JAMES RIVER -- Although the river is extremely clear, there's some excellent bass fishing in the Glasglow area. Lynchburg resident Roy Scott fished that area and hooked up with 42 bass and 150 brim, using chartreuse-colored grubs, according to Margaret Coppage at Timberlake Sporting Goods in Lynchburg. Scott managed all that in just a one-day outing. Some native brook trout are beginning to show up in the small, spring- fed creeks. Nightcrawlers have brought several trout of about 13 inches.
GUNPOWDER AND DUNDEE RIVERS -- The mouths of both rivers have been hot spots for white and yellow perch fishing, according to Sue Demaf at Gunpowder Bait and Tackle in Essex. The water temperature has dropped to about 70 degrees, and the perch have gone wild. Nearly every cast with a live minnow lip- hooked to the back end of a small shad dart results in a strike from the perch. The best areas have been in the larger coves that are close to the mouths of the rivers. Fair catches of largemouth bass are still being made at the back end of the Dundee by anglers casting small, jointed Rebel plugs. Although the average size is only about a pound, a few largemouths weighing up to four pounds have been taken during the past few days.
UPPER CHESAPEAKE -- Clyde's Sport Shop in Baltimore reports excellent catches of white perch are continuing at Key Bridge, Curtis Creek and in some of the smaller creeks leading into the Patapsco River. Blues weighing up to 15 pounds are still being caught by surf fishermen casting cut bait from the beach at Fort Smallwood, and some of the smaller blues have been seen breaking during the late afternoon hours.
The mouth of the Patapsco has been dynamite for breaking blues weighing up to five pounds during the late afternoon. Casting small surface plugs among the churning fish is instant action. BAY BRIDGE AREA -- "I just put in my third Tony Acetta order this week," says Charlie Ebensberger at the Angler's Sport Center on U.S. 50 in Annapolis. The blues are going wild here and taking most lures trolled or cast to the breaking fish. Massive schools of blues are everywhere you look, and if the water temperature remains reasonably stable, these fish will stay in the area for another two or three weeks.
The mouth of the Magothy has seen some good-sized white perch. Small spinners cast along the north shore have produced excellent catches of 10-ellow perch have materialized in the midsection of the Severn near Little Round Bay. These fish will usually remain throughout the entire winter. Live minnows, lip-hooked to a small shad dart, are the best bet for the yellow perch.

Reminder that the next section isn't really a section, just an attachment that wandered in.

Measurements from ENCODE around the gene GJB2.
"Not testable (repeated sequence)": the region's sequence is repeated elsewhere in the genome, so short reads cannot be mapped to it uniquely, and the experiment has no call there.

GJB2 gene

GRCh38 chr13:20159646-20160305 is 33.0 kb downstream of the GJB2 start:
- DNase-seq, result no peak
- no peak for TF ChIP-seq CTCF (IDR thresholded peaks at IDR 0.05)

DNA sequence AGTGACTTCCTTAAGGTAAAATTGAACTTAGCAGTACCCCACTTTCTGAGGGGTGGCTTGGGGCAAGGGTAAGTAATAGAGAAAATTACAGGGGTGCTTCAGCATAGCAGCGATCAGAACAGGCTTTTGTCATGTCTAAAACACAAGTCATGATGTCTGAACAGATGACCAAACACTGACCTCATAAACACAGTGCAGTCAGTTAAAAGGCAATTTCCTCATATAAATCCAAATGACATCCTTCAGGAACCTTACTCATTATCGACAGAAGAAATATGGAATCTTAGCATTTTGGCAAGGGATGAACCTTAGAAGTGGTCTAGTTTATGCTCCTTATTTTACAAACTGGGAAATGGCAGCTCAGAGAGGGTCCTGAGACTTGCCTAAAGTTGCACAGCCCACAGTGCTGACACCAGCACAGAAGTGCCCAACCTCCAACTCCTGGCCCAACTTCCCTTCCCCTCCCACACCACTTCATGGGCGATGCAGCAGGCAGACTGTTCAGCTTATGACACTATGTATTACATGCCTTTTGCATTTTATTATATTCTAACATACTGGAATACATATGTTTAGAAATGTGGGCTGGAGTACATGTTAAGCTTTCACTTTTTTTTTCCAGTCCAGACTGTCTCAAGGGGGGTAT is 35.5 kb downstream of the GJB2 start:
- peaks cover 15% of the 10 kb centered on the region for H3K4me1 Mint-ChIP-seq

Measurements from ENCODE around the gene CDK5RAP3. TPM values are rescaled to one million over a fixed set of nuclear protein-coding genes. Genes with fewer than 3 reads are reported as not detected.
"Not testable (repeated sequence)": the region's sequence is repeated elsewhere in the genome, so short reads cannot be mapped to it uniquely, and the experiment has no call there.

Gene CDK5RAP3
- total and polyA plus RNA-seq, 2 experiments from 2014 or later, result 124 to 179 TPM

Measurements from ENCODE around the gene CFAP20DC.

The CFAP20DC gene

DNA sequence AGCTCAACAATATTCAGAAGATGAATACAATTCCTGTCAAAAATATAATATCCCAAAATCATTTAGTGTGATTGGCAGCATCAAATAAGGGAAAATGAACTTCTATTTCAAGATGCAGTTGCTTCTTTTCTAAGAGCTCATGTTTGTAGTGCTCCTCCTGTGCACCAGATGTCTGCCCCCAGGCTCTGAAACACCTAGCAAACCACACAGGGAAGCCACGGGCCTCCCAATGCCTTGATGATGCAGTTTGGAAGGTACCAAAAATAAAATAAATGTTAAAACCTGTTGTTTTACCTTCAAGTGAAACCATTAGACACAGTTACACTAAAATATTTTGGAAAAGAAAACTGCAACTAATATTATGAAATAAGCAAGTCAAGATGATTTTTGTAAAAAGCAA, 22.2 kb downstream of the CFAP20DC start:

SOUTH RIVER -- Captain George Cord on the "Sea Dove" says he's been catching all the blues he can handle. The mouth of the South River is alive with breaking blues ranging from 4 to 8 pounds and they're not choosy about what they'll eat. Surgical hose eels have really been effective for the fish when they're deep, and surface plugs will devastate them when they're breaking. A few sea trout are still lingering at the north edge of the Stone Rock, but they're starting to migrate south.
CHESAPEAKE BEACH -- Captain Shaker Black reports the charter fleet fishing out of the Rod'N'Reel Dock has been running just five minutes from the dock and loading up on blues. "Fishing couldn't be better than it is right now," Shaker says.
DEALE -- Captain George Prenant on the "Stormy Petrel" says thousands of acres of breaking blues are churning the water to a foam in the mid-Bay region, yet the fishing pressure is extremely light. If you're looking for a good area for light tackle action, this is the place to be this weekend.
PATUXENT -- The fall run of sea trout has started, says Ken lamb at The Tackle Box in Lexington Park. Trout are being caught at the Town Creek Pier by anglers using a variety of baits. Peeler crab has been best, followed by cut spot, alewife or live minnows. "The run will last as long as Indian Summer keeps us warm," Lamb says. "And the fishing can be fabulous with up to 60 trout taken during a single night from the pier." Boaters are also loading up on some large trout by trolling and bottom fishing at Cove Point, Point No Point and Punch Island.
Blues are everywhere, with the better catches being made by chummers at the edge of the ships channel. The blues vary in size; some run up to 18 or more pounds. The larger fish are becoming more prevalent as the water temperature decreases.
White perch are now at their zenith with extremely large fish coming in from Breton Bay. Beetle Spins and peeler crab baits are producing the better catches.